In its annual review report released on Thursday, the Finance Ministry highlighted that the Indian economy is displaying a more durable growth trajectory than in the past. However, the report cautioned that several external factors pose a threat to India’s growth momentum.
The ministry emphasized the need to maintain vigilance and not become complacent, despite the positive economic outlook. It stated that India’s painstakingly achieved economic stability should not be diluted, as sustained growth is contingent upon continued efforts.
The report acknowledged that investments in supply-side infrastructure by the government have the potential to extend India’s economic growth for a longer period than seen in previous decades. However, it also highlighted external challenges that may hinder India’s growth in the ongoing fiscal year.
Factors such as geopolitical tensions, increased volatility in global financial systems, sharp price corrections in global stock markets, El Nino weather patterns, modest trade activity, and reduced foreign direct investment (FDI) inflows are expected to constrain India’s economic pace.
The Finance Ministry noted that until the first quarter of FY23, India benefited from favorable external demand. However, as central banks globally began tightening monetary policies to curb inflation, India’s merchandise exports were impacted. The report also acknowledged that India’s economy benefited from declining global commodity prices, which lowered import costs throughout FY23.
Despite facing unprecedented global challenges in recent years, coupled with domestic balance sheet troubles in banking and non-financial corporate sectors, the report commended India’s macroeconomic management. It credited the stellar macroeconomic management for enhancing India’s stability and enabling a quicker recovery compared to other nations.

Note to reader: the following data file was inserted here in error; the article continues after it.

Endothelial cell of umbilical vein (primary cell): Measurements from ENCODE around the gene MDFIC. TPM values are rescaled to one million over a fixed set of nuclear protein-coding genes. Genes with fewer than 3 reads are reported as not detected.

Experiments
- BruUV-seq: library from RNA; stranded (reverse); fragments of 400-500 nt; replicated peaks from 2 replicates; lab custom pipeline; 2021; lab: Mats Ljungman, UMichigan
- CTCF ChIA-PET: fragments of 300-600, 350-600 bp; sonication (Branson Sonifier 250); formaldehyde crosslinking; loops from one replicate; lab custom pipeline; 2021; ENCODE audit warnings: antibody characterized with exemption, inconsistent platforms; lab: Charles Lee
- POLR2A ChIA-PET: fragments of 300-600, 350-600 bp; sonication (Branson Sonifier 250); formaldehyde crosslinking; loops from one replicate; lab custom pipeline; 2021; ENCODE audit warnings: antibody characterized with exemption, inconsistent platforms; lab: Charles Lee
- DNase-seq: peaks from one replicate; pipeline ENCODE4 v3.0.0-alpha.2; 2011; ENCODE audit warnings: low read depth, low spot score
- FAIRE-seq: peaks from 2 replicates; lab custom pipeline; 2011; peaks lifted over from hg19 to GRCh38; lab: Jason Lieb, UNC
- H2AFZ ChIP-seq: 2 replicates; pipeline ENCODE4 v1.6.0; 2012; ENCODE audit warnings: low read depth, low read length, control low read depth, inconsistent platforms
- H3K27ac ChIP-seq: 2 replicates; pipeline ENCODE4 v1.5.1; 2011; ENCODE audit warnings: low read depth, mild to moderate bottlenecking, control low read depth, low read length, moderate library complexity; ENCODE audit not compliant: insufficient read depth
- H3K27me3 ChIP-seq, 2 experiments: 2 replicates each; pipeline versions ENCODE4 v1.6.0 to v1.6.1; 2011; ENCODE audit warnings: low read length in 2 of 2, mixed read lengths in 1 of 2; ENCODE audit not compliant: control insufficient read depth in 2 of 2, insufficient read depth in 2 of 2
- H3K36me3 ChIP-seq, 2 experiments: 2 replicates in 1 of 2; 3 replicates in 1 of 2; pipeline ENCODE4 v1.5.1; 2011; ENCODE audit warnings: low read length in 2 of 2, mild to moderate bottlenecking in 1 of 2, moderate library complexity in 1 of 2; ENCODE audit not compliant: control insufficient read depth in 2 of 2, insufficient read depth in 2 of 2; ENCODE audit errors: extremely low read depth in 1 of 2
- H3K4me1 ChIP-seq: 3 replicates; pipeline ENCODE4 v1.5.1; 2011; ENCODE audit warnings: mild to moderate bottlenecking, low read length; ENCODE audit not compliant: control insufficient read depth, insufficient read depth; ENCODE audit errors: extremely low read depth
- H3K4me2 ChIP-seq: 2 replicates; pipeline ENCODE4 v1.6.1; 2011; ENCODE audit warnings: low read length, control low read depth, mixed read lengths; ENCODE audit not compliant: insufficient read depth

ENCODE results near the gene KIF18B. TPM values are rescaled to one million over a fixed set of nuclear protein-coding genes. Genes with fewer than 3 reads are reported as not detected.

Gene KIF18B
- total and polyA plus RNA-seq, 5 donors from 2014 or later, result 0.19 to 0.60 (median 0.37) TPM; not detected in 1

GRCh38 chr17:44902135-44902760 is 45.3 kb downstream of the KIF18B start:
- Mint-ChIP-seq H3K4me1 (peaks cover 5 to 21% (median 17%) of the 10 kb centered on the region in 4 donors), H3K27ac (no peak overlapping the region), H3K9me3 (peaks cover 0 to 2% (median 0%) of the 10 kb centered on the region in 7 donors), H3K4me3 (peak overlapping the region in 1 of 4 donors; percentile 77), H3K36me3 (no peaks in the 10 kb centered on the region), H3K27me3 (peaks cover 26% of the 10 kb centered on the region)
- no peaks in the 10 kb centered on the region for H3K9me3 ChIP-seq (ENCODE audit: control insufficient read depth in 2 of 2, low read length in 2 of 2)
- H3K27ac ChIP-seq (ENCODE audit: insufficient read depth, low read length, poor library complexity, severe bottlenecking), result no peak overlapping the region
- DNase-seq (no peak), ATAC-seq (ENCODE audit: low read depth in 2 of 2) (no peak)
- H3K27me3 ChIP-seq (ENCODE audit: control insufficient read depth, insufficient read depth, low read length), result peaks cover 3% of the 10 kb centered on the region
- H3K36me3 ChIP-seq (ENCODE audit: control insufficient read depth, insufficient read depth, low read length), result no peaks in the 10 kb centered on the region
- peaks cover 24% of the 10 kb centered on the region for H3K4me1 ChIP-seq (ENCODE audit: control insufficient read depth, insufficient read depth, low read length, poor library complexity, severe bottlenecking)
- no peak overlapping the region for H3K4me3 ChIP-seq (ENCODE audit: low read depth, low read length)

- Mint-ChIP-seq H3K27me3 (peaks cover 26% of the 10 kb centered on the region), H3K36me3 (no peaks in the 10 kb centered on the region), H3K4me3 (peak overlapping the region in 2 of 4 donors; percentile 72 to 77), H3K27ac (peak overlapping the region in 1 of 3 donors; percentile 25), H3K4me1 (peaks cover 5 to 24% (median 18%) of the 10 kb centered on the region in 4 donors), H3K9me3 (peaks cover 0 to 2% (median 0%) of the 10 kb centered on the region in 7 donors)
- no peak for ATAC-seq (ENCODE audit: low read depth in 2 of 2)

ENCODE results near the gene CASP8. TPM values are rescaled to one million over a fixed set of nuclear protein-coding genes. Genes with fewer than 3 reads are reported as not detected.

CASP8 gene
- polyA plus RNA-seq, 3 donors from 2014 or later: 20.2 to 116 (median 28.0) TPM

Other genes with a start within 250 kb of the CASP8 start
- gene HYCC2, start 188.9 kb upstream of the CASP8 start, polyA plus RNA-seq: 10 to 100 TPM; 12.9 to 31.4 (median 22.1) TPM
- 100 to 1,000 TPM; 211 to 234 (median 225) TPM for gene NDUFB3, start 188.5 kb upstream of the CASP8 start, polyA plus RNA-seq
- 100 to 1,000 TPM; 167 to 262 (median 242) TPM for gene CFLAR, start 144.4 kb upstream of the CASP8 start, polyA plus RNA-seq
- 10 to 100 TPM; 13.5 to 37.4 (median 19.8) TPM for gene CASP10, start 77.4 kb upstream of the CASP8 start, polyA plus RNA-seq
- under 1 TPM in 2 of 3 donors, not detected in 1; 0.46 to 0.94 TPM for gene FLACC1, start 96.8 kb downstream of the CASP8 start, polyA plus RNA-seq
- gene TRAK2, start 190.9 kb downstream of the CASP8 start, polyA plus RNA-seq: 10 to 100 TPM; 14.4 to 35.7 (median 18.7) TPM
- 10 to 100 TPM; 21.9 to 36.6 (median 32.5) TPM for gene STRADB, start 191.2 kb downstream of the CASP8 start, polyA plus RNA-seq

The report highlighted the disciplined fiscal stance of the central government as a critical factor in India’s economic growth. The fiscal deficit (as a percentage of GDP) for the year ended lower than the previous year, demonstrating the government’s commitment to maintaining fiscal prudence.
The Finance Ministry pointed out that India’s domestic demand remains a strength for the economy. It stated that the momentum from the previous fiscal year has carried over into the current fiscal year, and rural demand is showing signs of recovery. Data indicates that FMCG volume sales in rural areas turned positive in the last quarter of the previous fiscal, indicating an upturn in rural demand.
Regarding public debt, the report noted that India’s debt burden stood at 50.6% of GDP at the end of Q3FY23. Although higher than the pre-pandemic level of 42.8% in FY20, it has reduced from its peak of 52.6% in Q1FY22. The report expressed confidence in India’s ability to manage its debt leverage as the economy continues to grow above pre-pandemic rates.
FDI flows to India were affected by inflationary pressures and tighter monetary policies abroad, leading to a 16% year-on-year decline in FY23, following a record high of $84.8 billion in FY22. The report emphasized the importance of closely monitoring FDI data and implementing measures to facilitate FDI inflows, including addressing infrastructure challenges, ensuring labor availability, and facilitating large-scale capacity creation.